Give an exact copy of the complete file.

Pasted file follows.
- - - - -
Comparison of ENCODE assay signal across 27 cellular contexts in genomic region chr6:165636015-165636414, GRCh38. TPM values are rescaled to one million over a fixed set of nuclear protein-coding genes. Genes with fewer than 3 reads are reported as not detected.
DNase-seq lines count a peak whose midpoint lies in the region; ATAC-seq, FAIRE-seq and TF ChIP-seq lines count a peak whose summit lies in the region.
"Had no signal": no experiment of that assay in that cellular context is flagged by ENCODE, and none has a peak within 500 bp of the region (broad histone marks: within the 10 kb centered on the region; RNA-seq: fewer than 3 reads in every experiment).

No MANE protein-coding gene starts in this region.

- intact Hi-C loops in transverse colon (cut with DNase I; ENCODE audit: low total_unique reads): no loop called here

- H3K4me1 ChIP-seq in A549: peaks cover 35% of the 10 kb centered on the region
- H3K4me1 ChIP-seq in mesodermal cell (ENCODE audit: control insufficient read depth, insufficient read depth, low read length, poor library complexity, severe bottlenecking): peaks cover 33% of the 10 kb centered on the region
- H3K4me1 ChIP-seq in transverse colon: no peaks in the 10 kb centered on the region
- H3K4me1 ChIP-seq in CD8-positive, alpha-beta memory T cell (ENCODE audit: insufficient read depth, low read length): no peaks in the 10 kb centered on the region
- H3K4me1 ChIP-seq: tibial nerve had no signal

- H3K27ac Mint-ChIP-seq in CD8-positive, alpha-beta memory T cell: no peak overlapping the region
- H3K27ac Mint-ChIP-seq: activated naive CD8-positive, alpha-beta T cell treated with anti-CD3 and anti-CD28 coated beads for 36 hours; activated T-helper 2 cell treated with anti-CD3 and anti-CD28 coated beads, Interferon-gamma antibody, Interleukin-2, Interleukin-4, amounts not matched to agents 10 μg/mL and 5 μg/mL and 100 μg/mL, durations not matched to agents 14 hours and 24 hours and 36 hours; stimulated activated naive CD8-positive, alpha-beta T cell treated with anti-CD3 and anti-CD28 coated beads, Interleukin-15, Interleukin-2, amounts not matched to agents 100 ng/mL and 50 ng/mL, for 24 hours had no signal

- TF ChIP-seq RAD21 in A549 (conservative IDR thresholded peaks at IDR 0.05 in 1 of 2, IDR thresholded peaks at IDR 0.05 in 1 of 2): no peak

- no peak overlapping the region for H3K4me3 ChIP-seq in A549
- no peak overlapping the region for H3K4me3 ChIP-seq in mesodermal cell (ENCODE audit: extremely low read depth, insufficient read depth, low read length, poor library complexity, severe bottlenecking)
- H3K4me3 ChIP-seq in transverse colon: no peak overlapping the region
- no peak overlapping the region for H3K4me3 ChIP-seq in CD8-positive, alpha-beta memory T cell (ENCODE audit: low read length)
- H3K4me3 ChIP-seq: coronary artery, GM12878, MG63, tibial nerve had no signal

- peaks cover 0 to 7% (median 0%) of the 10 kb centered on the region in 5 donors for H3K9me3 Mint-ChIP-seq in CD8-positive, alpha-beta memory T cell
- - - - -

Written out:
Comparison of ENCODE assay signal across 27 cellular contexts in genomic region chr6:165636015-165636414, GRCh38. TPM values are rescaled to one million over a fixed set of nuclear protein-coding genes. Genes with fewer than 3 reads are reported as not detected.
DNase-seq lines count a peak whose midpoint lies in the region; ATAC-seq, FAIRE-seq and TF ChIP-seq lines count a peak whose summit lies in the region.
"Had no signal": no experiment of that assay in that cellular context is flagged by ENCODE, and none has a peak within 500 bp of the region (broad histone marks: within the 10 kb centered on the region; RNA-seq: fewer than 3 reads in every experiment).

No MANE protein-coding gene starts in this region.

- intact Hi-C loops in transverse colon (cut with DNase I; ENCODE audit: low total_unique reads): no loop called here

- H3K4me1 ChIP-seq in A549: peaks cover 35% of the 10 kb centered on the region
- H3K4me1 ChIP-seq in mesodermal cell (ENCODE audit: control insufficient read depth, insufficient read depth, low read length, poor library complexity, severe bottlenecking): peaks cover 33% of the 10 kb centered on the region
- H3K4me1 ChIP-seq in transverse colon: no peaks in the 10 kb centered on the region
- H3K4me1 ChIP-seq in CD8-positive, alpha-beta memory T cell (ENCODE audit: insufficient read depth, low read length): no peaks in the 10 kb centered on the region
- H3K4me1 ChIP-seq: tibial nerve had no signal

- H3K27ac Mint-ChIP-seq in CD8-positive, alpha-beta memory T cell: no peak overlapping the region
- H3K27ac Mint-ChIP-seq: activated naive CD8-positive, alpha-beta T cell treated with anti-CD3 and anti-CD28 coated beads for 36 hours; activated T-helper 2 cell treated with anti-CD3 and anti-CD28 coated beads, Interferon-gamma antibody, Interleukin-2, Interleukin-4, amounts not matched to agents 10 μg/mL and 5 μg/mL and 100 μg/mL, durations not matched to agents 14 hours and 24 hours and 36 hours; stimulated activated naive CD8-positive, alpha-beta T cell treated with anti-CD3 and anti-CD28 coated beads, Interleukin-15, Interleukin-2, amounts not matched to agents 100 ng/mL and 50 ng/mL, for 24 hours had no signal

- TF ChIP-seq RAD21 in A549 (conservative IDR thresholded peaks at IDR 0.05 in 1 of 2, IDR thresholded peaks at IDR 0.05 in 1 of 2): no peak

- no peak overlapping the region for H3K4me3 ChIP-seq in A549
- no peak overlapping the region for H3K4me3 ChIP-seq in mesodermal cell (ENCODE audit: extremely low read depth, insufficient read depth, low read length, poor library complexity, severe bottlenecking)
- H3K4me3 ChIP-seq in transverse colon: no peak overlapping the region
- no peak overlapping the region for H3K4me3 ChIP-seq in CD8-positive, alpha-beta memory T cell (ENCODE audit: low read length)
- H3K4me3 ChIP-seq: coronary artery, GM12878, MG63, tibial nerve had no signal

- peaks cover 0 to 7% (median 0%) of the 10 kb centered on the region in 5 donors for H3K9me3 Mint-ChIP-seq in CD8-positive, alpha-beta memory T cell